It's a job with many perks one of them being a insider look at The Big Day.
Can you imagine seeing people at their most stressed and (hopefully) most happy moment week after week?
Like I said, it's definitely an insider look.
Writers like that sort of thing, collecting snap shots of humanity, personality, quotes. I get excited just reflecting on it.
But much as I would love to share some of those moments, I won't. Not till I think it all out and make it tasteful and worthy of the vows these couples are taking.
I would like to talk a moment about things. Talking about things is much safer than talking about people.
I have been surprised by how many things are created, labored over, displayed and then forgotten after the couple leaves. Bows, petals, candles, ribbon.
It makes me cringe a little, being dedicated to recycling and up-cycling what I can. I have a business idea swirling around in my head to help fix this conundrum, but for now I just whisk what I can aside or out of a trash can and try to find it a home or suitable purpose.
My reputation is spreading. I thought my diverting these items from landfill doom was discrete, but when I arrived to a wedding on April 12th, my coordinator said, if you want those flower balls, the bride doesn't want them after today, so you can have them or sell them or whatever.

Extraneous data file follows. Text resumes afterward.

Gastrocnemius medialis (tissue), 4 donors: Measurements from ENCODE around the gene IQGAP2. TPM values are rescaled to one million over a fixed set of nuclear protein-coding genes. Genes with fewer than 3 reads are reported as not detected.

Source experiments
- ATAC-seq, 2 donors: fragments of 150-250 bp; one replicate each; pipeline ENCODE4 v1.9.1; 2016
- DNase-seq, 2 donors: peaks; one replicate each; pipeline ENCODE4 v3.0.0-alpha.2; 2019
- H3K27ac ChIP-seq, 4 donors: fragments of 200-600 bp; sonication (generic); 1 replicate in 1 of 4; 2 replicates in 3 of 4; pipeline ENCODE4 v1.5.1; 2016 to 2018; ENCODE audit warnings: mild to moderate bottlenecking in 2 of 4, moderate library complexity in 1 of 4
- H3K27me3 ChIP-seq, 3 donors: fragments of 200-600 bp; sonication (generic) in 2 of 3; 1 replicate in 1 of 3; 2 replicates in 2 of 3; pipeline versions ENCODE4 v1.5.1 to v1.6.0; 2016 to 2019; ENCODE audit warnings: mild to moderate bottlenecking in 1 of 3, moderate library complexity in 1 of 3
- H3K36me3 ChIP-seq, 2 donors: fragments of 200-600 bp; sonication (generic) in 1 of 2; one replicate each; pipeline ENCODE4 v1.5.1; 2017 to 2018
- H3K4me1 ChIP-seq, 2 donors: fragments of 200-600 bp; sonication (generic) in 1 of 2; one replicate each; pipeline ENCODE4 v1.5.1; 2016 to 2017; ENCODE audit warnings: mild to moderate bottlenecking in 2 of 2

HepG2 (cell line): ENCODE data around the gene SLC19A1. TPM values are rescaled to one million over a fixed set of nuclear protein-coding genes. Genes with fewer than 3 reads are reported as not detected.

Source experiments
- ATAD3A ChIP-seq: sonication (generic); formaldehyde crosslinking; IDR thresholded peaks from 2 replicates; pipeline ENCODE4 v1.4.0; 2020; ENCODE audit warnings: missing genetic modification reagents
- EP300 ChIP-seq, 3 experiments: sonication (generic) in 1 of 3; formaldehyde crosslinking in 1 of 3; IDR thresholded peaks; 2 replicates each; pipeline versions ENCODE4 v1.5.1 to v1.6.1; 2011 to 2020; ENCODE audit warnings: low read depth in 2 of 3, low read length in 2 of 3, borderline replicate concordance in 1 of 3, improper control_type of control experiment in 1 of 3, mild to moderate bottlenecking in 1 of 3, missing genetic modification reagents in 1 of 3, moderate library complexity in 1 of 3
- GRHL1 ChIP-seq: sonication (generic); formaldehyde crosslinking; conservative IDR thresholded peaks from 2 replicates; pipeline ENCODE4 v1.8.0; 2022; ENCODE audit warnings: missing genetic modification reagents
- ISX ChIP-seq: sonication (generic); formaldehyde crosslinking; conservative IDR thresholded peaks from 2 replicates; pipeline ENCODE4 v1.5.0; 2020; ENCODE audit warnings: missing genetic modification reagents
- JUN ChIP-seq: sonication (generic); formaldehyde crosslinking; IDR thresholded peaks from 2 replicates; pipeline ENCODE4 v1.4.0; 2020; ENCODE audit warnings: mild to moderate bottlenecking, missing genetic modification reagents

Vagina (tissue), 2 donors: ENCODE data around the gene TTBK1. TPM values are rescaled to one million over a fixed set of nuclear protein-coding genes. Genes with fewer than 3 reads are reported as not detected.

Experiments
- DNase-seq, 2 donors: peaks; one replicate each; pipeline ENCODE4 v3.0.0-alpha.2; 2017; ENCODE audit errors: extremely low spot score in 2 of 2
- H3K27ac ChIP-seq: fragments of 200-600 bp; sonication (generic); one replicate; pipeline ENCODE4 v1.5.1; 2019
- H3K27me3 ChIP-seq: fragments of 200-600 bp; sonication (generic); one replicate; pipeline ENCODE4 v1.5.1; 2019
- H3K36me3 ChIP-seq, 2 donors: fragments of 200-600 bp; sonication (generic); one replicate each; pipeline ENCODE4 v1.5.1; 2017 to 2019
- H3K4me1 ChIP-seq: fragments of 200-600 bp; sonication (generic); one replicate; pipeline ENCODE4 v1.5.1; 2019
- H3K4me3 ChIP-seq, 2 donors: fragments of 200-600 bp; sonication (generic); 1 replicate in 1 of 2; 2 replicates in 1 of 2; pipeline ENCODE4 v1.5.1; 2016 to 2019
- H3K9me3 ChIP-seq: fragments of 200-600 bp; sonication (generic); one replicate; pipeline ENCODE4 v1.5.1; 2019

Let's call these flower orbs, so that I might sound more lady-like for the remainder of this piece.
They are huge Styrofoam balls impaled with assorted creamy white flowers. And when I looked outside to see if I did want the flower orbs, I saw them being blown about by the wind. They looked like the tumble weeds of heaven.
Though I had no idea how I could use them nor do I want to begin a life as a flower orb hoarder, I agreed. I was convinced I could sell them or give them away somehow.
I started to doubt this when I loaded up two industrial sized trash bags with flower orbs.
And a few weeks ago, I got a perfect opportunity to use them.
I had pitched an idea for the Shop 'Til You Drop fundraiser for The Covering House months earlier that we should have a photo booth at the event to capture pictures to promote at later times and to help boost the non-profits visibility on the Internet, specifically social media.
The only difficulty is, I don't know how to make a photo booth. Also, I didn't want to spend a lot of money.
At some point, my creative spirit was stirred up and I thought...what about all of those wedding decorations? (By all I mean the orbs along with the isle runner I had snapped up and donated to my school's creativity
closet, where it lay untouched.)
These were my materials:
a tension rod (which I found somewhere)
isle runner material
a sharp object (mine was a stick)
2 3M hooks (new)
Unlike photo booths I have seen in the past, I wanted the clothes of the event to be the thing that popped so my creamy neutrally colored materials were perfect.
First, with the help of my friend Natalie, I hung 2 hooks on the wall. (If this is your space, use nails, hooks, etc, but we were borrowing it and needed to do no harm to the walls.) Wait an hour for the hooks to adhere/ set and do other things.